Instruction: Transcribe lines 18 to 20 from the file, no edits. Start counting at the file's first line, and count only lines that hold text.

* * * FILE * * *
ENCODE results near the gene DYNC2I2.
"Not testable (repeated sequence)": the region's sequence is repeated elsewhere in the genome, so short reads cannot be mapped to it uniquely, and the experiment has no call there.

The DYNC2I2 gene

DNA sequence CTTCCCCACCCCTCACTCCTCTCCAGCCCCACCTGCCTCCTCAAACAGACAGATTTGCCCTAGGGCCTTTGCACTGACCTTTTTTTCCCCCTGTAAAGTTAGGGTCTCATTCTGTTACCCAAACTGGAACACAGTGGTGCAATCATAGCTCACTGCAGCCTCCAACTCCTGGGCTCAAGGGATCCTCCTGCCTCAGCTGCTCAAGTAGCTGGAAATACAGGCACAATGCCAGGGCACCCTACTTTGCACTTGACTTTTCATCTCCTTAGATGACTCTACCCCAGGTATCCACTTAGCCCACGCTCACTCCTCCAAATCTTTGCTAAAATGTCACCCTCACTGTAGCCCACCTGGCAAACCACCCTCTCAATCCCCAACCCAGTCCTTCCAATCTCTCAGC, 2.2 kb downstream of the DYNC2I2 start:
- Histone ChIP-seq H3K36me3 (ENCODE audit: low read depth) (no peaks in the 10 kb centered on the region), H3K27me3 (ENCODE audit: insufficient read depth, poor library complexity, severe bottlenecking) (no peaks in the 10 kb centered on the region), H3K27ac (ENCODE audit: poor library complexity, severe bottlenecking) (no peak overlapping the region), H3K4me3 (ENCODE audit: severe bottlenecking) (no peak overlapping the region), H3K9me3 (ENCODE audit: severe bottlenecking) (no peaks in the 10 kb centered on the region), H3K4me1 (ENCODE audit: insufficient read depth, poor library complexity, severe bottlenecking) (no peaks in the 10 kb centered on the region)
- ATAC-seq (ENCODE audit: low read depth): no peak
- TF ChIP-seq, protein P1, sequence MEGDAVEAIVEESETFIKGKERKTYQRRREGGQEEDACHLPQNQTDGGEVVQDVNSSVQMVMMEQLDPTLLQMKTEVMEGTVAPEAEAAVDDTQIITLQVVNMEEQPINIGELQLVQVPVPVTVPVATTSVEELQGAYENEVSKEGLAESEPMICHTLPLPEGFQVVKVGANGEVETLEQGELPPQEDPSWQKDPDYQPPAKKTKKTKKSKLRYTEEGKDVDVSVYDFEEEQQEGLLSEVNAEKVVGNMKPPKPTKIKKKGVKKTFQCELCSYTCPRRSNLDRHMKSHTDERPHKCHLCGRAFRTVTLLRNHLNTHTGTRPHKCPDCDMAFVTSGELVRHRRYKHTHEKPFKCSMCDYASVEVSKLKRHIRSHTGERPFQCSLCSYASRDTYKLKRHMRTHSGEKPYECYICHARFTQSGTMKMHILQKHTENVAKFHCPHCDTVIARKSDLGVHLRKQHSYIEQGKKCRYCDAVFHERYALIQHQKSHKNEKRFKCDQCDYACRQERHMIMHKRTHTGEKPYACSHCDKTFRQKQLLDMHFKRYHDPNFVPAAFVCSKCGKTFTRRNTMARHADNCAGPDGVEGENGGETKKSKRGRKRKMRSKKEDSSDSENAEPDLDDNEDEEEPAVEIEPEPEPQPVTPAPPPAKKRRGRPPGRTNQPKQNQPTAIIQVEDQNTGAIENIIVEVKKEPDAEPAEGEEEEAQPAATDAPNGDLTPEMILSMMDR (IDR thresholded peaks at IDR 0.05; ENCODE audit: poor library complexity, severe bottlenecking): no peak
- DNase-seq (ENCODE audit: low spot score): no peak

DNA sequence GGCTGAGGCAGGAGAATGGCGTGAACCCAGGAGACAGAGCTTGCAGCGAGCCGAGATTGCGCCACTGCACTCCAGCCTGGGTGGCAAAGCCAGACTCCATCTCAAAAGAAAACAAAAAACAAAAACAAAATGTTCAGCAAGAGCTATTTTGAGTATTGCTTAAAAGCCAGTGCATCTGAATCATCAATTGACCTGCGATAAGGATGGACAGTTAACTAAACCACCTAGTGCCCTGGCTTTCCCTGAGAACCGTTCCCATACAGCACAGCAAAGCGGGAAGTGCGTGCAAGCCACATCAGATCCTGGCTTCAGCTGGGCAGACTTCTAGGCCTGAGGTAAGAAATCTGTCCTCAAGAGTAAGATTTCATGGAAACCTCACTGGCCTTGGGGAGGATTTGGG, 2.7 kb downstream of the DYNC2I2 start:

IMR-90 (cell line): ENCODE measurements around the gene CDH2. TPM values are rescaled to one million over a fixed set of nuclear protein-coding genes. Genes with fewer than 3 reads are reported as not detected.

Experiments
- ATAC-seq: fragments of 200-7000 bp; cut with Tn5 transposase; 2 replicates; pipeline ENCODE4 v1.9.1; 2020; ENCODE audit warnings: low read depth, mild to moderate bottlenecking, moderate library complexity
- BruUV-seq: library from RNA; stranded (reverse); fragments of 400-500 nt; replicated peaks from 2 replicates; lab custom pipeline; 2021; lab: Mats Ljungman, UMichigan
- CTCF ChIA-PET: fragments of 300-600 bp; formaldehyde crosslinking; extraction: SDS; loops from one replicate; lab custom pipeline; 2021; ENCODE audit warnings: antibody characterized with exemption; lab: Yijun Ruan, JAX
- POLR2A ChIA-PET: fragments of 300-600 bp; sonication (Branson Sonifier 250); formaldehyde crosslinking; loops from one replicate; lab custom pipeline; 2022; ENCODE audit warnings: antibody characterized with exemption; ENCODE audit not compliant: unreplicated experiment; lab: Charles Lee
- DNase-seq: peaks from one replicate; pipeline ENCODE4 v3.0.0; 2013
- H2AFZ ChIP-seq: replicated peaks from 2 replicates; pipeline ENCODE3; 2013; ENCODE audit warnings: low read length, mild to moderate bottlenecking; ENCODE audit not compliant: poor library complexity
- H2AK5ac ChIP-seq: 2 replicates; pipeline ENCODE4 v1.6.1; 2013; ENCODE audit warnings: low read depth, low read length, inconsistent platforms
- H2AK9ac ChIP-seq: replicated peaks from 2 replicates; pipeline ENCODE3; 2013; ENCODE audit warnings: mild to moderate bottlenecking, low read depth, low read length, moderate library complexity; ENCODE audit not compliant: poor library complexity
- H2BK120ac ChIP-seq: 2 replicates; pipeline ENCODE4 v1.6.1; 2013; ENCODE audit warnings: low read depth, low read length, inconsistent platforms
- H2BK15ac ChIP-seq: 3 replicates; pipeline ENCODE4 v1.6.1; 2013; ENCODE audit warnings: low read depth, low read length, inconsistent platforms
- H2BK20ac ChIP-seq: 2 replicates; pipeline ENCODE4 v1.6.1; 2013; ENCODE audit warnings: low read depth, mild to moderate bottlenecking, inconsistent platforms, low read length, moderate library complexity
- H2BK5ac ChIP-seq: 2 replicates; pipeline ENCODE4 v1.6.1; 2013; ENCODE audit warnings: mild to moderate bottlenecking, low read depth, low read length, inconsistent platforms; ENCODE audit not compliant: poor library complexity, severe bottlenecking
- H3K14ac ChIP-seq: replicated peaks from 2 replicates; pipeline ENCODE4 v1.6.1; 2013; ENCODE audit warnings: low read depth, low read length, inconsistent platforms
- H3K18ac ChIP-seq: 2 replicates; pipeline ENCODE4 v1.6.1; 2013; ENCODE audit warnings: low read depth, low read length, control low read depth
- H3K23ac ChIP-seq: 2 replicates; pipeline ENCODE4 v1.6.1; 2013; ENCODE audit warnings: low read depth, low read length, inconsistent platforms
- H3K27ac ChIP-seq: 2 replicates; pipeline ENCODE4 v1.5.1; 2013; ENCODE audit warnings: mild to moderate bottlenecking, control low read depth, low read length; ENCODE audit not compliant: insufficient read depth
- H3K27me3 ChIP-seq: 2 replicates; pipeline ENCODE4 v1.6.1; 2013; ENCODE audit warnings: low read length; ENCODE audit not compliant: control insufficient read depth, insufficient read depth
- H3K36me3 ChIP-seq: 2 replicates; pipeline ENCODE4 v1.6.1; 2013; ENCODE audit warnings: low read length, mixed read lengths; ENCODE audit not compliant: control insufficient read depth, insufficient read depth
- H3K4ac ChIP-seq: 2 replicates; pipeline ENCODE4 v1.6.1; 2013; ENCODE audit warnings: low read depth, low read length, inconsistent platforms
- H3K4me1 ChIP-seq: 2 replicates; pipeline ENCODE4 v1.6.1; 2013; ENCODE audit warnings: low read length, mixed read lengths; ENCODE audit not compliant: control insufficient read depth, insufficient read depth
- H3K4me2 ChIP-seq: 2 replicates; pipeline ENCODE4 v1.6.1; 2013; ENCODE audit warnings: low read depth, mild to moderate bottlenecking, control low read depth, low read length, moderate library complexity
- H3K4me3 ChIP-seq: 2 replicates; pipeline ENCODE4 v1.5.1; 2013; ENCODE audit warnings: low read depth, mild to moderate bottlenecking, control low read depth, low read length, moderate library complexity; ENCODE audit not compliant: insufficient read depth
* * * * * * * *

- H2AK5ac ChIP-seq: 2 replicates; pipeline ENCODE4 v1.6.1; 2013; ENCODE audit warnings: low read depth, low read length, inconsistent platforms
- H2AK9ac ChIP-seq: replicated peaks from 2 replicates; pipeline ENCODE3; 2013; ENCODE audit warnings: mild to moderate bottlenecking, low read depth, low read length, moderate library complexity; ENCODE audit not compliant: poor library complexity
- H2BK120ac ChIP-seq: 2 replicates; pipeline ENCODE4 v1.6.1; 2013; ENCODE audit warnings: low read depth, low read length, inconsistent platforms